The overarching tenor of the film, for me, seemed to be the idea that we truly are moving towards, if not a fully bifurcated existence, at least one where our internet selves take the place of our real selves very often. All in all, it was a remarkably simplistic overview, perfect for the casual viewer, but not enough to make me either smash my “personal computer” or fully wire up Lawnmower Man style.

I don’t know where it’s all headed. I just hope that we can get along responsibly and with integrity, online and off.

“Jumping brain” courtesy of Flickr user lapolab.

Living “off” the web – The Incursion Lifestyle

tim with his droid x
I fully expect this to happen.

My Droid X is in the mail. It’s a phone that happens to do internet things in a groovy way. It can also spawn multiple copies of itself that morph into common household appliances. I made up that last part. Having a smartphone (in the Droid’s case, a superphone) will change the way that I use the internet. Here’s how I think this will happen.

We’ve heard that the internet is quickly moving toward a social, semantic, app-driven culture of quick satisfaction and ex nihilo networks of limited temporal convenience that form and dissolve according to the whims of users. That’s a mouthful, but I agree with it almost entirely. Moving backwards…

Networks of Convenience

One of the big ideas in Clay Shirky’s Here Comes Everybody: The Power of Organizing Without Organizations is that networks arise for a common purpose and then either continue or die out. What if ATT users began a campaign to purposefully overload the phone/data lines and shut it down? Even users on other services could play along. It would be like a DDoS attack, but covered by one’s monthly fees. :) Granted, this would be counter-productive for everybody, but it would show the power of quick organizing. When the campaign ended, say at the end of a 24-hour period, folks could go back to being regular iPhone users, and ATT could go back to teh suck.

Apps Rule Everything Around Me

Apps are, by their very nature, tiny bits of useful material. Some mimic certain websites, others carry information meant to replace a given website entirely. Why go to Webster’s dictionary online when you can have the whole thing in the palm of your hand? Apps are often one-off tools; we use them then we pack them away. I check in on Foursquare, tweet something, then upload a photo to Facebook. And I’m done – the phone goes back in my pocket. Apps enter the social web and exit, making incursions, if I may, as they are needed.

What Do You Mean By That?

Our mobiles are going to help us better “teach” the web to learn what we’re about, what we need, what we like, and what we’re up to. Every time we scan a QR code, checkin, or upload a purchase through whatever that website is that does that (I can’t remember), we are building out the trajectories of meaning around us. Somewhere, a machine is crunching those data, trying to figure out the next pattern – and what to sell us on Wednesdays.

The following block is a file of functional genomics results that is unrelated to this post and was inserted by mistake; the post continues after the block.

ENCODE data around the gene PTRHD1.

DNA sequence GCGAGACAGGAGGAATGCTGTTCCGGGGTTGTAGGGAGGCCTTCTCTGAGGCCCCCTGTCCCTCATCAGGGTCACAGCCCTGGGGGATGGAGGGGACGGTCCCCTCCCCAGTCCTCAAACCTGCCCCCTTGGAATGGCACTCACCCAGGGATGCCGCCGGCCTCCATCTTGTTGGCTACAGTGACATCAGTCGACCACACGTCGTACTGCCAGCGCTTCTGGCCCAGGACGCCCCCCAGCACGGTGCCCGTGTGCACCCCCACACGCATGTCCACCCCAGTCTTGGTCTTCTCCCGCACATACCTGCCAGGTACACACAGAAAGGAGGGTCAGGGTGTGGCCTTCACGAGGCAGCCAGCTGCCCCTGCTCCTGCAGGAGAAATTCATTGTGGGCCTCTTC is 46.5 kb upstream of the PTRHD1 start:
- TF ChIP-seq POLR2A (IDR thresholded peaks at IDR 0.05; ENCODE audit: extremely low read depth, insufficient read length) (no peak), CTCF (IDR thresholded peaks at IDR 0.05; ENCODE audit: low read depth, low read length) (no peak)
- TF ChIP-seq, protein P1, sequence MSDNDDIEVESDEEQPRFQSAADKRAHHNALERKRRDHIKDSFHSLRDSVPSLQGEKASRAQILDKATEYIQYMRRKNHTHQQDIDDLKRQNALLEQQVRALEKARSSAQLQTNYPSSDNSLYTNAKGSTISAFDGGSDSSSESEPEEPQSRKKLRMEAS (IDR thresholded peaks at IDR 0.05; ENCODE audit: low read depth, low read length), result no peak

Don’t Just Stand There Talking To Me – Talk To Me!

Once I finally get my Droid in hand, I’ll be able to carry on back-channel conversations and substream chat during events (specifically Tweetups and conferences) that I otherwise would have missed. Mobiles and the apps installed on them make it possible to interact on two layers. For the rare occasions when I’ve been able to connect my iPod to a nearby wifi network, this kind of “other-place” is astoundingly fun.

Incursions

I have a wireless network at my home. I’ve found that when I’m reading books or making crafts or cooking,  having my iPod on hand (next to my phone, of course), makes it very easy for me to quickly drop in and drop out with regards to the web. It’s not simply a question of not wanting to scroll through an entire news article, which I don’t at all mind doing. It’s that I can, through apps and the way that things are now, accomplish what I want quickly.

When we’re out and about using mobiles, we don’t so much live in the internet as we make quick incursions into its various streams. If anything, mobiles have given us oodles of more freedom; I understand that this statement is old hat, but consider it in light of everything that I’ve just said. Mobiles are, by their very nature, contributing to less time spent truly “online”. It almost goes without saying that you’re less likely to follow the next 20 shiny blinky things if your mobile isn’t yet set up for that – someday, undoubtedly, it will be.

Incursions are less likely to contribute to distraction when we’re working. For those of us who have to manage multiple dialogue/creative streams at once, the ability to select when and where and how we dive into the web is freeing indeed.

*** This post is part of the “Blog Every Day Challenge“, which I have undertaken in homage to John Haydon, a captain of social media and inbound marketing for non-profits. A few months back he did the same thing. Granted, all of his posts imparted some kind of value to his readers (and he has many). I’m blogging about the same old stuff. Don’t call it “general interest”, because I think that it goes without saying that humans should generally be interested in what I’m doing. :) ***

Digital Social Contract, Part 1

digital social contract - the internet king
The Internet King

A lot of writers talk the web’s effect on how we communicate and collaborate and all kinds of other things. I’m more concerned with how the web is changing society and what it means for our future togetherness and apartness. Let’s drag up the old term “social contract” and stick the word “digital” in front of it.